Sneak peak of documentary forefronting QTPoC


Qunify, an LGBTQ-centered social community, will host a free preview of a documentary that celebrates QTPoC who are masculine of center and genderfluid women and gender nonconforming folks at William Way  LGBT Community Center.

Directed and produced by Tina Colleen and Monick Monell, also a cast member), and shot and edited by Safiyah Chiniere, the People of Color Productions documentary “I Identify As Me” centers on intersecting identities of QTPoC through personal stories. The rest of the cast includes Charlie Trotman, Chayse Attah, Frankie Classe, Lydia X.Z. Brown, Meek Jaffe, Neha Ghosh and TJ Love

The film’s producers and cast will join Qunify at the July 13 screening from 1-4 p.m. and participate in discussions with attendees.

With a QTPoC cast and crew, the documentary offers a deep dive into topics of masculinity and sexual fluidity, as well as societal pressure, disability, domestic violence, classism and racism, and gives a narrative controlled by those the film depicts.  

Erin Busbee, director of grants and events at William Way said, “I believe that showing representations of what queer masculinity looks like in communities of color is important to share and continue to put out and educate as well as show younger generations that variations can exist.”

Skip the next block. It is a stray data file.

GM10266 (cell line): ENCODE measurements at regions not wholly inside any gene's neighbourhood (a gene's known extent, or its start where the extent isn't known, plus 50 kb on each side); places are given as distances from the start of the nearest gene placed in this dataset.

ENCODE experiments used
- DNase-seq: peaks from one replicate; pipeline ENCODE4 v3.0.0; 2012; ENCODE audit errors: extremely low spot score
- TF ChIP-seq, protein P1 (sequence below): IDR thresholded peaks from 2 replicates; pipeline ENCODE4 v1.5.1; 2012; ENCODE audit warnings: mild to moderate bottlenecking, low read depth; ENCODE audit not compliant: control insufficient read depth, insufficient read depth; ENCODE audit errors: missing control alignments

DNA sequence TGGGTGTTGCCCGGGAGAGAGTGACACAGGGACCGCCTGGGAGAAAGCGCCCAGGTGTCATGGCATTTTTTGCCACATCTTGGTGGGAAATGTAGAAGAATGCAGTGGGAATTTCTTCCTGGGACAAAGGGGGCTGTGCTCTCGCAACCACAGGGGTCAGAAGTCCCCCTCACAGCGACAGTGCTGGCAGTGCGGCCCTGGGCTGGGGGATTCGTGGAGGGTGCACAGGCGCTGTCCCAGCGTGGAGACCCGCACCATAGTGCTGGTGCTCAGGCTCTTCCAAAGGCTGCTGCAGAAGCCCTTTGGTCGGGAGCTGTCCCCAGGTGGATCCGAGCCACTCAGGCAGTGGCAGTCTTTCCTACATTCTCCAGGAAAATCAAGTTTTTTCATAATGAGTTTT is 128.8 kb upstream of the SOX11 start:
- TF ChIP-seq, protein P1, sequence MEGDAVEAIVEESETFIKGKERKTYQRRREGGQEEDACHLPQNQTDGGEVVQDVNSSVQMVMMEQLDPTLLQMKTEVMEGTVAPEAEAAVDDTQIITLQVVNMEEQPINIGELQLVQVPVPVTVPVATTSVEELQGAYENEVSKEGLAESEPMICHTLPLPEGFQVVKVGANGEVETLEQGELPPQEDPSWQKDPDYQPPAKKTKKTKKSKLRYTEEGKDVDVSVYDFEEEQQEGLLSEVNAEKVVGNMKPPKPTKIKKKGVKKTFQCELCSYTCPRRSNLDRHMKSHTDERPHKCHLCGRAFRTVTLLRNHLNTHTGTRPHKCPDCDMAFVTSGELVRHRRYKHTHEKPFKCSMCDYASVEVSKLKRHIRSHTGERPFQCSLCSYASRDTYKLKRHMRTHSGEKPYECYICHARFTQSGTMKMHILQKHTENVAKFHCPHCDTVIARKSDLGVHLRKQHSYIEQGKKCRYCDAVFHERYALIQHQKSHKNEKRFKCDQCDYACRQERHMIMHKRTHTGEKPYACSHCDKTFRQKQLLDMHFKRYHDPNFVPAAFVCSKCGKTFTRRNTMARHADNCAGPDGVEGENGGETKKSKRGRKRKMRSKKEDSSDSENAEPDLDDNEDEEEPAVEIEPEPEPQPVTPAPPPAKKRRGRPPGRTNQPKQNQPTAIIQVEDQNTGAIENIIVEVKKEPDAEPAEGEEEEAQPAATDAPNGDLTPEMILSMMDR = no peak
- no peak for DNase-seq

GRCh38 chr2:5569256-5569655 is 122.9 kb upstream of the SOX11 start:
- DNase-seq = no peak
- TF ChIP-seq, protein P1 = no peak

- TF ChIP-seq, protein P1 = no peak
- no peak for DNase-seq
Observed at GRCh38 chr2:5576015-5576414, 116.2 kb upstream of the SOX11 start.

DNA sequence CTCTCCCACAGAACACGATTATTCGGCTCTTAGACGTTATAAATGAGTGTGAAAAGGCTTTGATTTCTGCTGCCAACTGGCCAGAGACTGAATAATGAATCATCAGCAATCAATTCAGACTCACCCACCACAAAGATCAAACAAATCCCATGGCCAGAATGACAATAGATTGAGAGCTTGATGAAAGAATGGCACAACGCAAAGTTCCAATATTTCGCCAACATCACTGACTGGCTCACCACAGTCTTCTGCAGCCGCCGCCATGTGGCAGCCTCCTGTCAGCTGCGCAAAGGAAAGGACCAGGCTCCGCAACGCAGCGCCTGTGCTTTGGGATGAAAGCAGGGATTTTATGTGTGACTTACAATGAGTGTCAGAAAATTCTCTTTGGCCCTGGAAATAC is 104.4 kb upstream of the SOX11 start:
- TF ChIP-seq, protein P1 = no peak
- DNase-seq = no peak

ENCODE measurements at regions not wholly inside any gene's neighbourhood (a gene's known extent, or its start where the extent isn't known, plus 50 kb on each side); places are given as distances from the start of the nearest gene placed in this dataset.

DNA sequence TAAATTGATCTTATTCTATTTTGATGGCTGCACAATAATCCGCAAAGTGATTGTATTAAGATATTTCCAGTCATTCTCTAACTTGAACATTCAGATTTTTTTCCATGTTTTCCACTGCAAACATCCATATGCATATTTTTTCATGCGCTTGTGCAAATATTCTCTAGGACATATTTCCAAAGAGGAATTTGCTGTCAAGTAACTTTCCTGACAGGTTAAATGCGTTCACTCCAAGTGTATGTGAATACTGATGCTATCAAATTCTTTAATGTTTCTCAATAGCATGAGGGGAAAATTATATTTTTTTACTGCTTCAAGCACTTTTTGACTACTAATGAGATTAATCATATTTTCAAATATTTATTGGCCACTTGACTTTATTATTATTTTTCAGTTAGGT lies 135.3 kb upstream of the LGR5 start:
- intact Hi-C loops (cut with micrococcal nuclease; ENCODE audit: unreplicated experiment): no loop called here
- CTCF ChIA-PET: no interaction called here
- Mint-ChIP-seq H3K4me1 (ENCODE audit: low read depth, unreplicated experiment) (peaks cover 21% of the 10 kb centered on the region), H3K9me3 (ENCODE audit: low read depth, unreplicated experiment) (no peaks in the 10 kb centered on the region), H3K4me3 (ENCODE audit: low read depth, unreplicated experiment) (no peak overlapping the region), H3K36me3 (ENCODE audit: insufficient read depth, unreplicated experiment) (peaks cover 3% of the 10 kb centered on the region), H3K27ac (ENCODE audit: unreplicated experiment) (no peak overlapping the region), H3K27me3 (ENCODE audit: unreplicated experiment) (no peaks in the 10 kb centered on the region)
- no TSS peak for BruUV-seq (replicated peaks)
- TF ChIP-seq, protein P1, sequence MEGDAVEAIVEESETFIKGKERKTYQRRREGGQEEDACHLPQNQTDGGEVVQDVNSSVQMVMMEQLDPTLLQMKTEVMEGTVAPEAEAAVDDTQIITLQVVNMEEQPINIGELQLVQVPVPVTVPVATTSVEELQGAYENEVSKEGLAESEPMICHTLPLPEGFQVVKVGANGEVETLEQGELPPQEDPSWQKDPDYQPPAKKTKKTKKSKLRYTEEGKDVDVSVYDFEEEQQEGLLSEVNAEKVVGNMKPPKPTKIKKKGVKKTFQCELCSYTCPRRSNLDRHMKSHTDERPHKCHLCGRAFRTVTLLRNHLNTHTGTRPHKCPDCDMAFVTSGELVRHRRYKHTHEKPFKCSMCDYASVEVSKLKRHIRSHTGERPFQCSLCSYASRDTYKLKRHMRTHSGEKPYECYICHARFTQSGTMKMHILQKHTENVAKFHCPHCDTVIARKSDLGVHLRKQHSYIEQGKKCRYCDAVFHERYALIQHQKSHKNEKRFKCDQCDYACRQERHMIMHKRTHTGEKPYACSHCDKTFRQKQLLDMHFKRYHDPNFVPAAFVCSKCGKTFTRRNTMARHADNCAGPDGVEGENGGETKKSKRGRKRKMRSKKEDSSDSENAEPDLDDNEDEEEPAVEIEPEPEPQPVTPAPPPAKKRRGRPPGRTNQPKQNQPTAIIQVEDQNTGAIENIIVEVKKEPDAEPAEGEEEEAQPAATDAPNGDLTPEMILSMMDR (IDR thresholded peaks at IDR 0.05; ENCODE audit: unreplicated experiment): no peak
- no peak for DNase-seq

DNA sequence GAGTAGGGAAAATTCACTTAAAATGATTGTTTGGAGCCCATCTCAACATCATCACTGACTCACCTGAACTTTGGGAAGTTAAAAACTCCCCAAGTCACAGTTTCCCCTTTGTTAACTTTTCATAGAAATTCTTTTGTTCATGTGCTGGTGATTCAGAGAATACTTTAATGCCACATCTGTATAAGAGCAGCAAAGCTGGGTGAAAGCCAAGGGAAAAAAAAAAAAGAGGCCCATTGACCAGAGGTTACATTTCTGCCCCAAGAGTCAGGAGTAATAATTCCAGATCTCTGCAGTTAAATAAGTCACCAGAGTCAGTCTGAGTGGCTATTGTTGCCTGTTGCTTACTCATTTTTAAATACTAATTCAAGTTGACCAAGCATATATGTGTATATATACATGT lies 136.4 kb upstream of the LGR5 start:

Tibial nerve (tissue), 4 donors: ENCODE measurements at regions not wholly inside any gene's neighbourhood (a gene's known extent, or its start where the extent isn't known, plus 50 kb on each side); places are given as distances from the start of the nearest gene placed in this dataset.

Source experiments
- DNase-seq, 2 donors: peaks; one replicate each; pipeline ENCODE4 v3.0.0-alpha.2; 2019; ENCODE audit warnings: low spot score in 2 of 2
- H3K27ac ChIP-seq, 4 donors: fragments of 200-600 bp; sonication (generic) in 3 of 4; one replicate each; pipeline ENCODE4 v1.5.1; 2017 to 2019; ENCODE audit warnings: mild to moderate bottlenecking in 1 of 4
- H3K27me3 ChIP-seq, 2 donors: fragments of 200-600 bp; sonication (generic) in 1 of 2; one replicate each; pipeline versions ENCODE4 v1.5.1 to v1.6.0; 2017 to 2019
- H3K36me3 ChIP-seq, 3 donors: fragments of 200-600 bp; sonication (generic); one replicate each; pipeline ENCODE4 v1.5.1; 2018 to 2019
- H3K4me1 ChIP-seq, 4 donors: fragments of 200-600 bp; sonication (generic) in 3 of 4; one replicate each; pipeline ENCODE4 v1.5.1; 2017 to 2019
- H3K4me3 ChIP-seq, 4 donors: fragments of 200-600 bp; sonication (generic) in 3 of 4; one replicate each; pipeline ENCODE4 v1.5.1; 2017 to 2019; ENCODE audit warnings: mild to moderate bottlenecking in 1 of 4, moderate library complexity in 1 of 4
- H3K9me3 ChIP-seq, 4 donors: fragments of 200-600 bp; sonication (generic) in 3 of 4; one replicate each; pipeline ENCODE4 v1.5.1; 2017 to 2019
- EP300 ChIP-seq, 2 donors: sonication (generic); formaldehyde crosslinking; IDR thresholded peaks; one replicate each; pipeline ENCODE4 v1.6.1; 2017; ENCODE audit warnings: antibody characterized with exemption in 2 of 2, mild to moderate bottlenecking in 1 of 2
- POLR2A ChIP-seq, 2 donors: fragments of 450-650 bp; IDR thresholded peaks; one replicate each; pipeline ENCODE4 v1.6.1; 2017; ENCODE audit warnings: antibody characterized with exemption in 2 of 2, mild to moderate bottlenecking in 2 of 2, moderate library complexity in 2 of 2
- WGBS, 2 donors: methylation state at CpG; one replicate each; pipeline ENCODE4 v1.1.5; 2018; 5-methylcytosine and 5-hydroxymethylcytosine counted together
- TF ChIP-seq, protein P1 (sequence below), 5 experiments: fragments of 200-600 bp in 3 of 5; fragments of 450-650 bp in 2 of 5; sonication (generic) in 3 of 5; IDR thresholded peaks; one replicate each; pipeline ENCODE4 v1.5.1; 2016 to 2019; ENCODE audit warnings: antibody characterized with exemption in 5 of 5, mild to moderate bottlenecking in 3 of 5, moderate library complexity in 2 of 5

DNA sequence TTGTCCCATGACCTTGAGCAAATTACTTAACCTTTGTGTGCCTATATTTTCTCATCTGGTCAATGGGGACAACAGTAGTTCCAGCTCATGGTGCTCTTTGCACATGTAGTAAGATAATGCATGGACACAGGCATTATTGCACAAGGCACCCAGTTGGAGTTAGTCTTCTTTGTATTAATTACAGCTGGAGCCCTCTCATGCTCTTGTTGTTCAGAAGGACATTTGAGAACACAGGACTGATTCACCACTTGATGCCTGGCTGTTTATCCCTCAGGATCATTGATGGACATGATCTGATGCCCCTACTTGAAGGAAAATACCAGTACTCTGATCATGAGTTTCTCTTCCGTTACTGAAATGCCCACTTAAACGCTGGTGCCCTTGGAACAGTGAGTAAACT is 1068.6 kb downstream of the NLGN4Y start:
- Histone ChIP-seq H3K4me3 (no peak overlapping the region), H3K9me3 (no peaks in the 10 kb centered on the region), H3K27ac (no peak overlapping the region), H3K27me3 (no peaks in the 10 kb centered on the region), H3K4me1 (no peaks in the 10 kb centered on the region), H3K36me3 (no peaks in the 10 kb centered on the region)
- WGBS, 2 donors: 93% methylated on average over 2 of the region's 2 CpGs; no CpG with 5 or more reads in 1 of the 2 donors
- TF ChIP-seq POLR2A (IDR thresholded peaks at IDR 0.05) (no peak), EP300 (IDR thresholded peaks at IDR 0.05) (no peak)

The discussion is part of Qunify’s themed discussion series, “Our Stories,” which provides a safe space to talk about and examine issues faced by LGBTQ-plus minorities.

Since June 2017, Qunify has held discussions and events that provide Philadelphia’s LGBTQ folks the opportunity to focus on intersectional identities.

The community group was founded by Philadelphia locals Ghosh, Eric Schroeckenthaler, Dredier Roberts, Vincent Scarfo and Sofia Oleas.

Ghosh believes the preview of “I Identify As Me” and discussion that follows “will help other queer folx that may be more masc of center and/or nonbinary dig into how they are treated in this current state of the world.”

Qunify founders aim to bridge the gap between communities, according to its mission. With pillars of “fam, woke and positive impact,” the group hopes to create spaces where members of the LGBTQ community “consciously treat each other like the chosen family we are” and “work to build our cultural competencies by listening to others’ experiences.”

Since is origination, Qunify has organized and hosted events focused on “QTPOC Mental Wellness, Immigration and queerness, Queer Fashion, Queer consent culture,” said Ghosh.

At this event, Qunify invites those in attendance to talk about their identities and relationship to masculinity, as well as the ways folks share themselves and open up to other community members. 


An outline of the event is available on